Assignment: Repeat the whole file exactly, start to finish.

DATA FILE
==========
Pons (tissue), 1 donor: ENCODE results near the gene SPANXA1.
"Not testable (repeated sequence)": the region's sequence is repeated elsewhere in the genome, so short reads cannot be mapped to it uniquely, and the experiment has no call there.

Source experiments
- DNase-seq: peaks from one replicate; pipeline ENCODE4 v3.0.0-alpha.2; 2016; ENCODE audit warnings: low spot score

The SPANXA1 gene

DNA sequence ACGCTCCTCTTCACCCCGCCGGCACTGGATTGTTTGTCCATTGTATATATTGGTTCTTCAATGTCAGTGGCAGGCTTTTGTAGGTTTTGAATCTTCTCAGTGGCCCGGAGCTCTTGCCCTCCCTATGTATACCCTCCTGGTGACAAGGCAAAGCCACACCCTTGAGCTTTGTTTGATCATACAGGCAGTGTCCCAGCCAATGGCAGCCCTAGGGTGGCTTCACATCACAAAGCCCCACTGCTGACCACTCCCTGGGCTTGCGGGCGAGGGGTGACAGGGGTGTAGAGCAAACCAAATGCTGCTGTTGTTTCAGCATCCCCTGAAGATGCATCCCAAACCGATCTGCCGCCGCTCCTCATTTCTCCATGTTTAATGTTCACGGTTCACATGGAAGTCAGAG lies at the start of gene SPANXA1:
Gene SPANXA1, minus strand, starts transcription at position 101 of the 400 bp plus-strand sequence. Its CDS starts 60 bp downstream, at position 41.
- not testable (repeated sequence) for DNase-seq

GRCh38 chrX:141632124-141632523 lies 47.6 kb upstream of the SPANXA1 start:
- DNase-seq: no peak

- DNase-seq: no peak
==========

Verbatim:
Pons (tissue), 1 donor: ENCODE results near the gene SPANXA1.
"Not testable (repeated sequence)": the region's sequence is repeated elsewhere in the genome, so short reads cannot be mapped to it uniquely, and the experiment has no call there.

Source experiments
- DNase-seq: peaks from one replicate; pipeline ENCODE4 v3.0.0-alpha.2; 2016; ENCODE audit warnings: low spot score

The SPANXA1 gene

DNA sequence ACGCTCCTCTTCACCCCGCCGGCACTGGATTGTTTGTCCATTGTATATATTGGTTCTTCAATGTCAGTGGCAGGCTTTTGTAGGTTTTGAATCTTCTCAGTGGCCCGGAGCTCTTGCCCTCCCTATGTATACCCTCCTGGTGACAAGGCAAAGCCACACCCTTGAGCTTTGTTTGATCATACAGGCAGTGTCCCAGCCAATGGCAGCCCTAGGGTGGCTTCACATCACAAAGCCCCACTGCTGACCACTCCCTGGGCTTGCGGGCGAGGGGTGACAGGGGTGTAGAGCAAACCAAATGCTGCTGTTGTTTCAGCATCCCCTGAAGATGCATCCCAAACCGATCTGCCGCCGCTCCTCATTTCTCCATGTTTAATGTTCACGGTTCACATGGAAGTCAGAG lies at the start of gene SPANXA1:
Gene SPANXA1, minus strand, starts transcription at position 101 of the 400 bp plus-strand sequence. Its CDS starts 60 bp downstream, at position 41.
- not testable (repeated sequence) for DNase-seq

GRCh38 chrX:141632124-141632523 lies 47.6 kb upstream of the SPANXA1 start:
- DNase-seq: no peak

- DNase-seq: no peak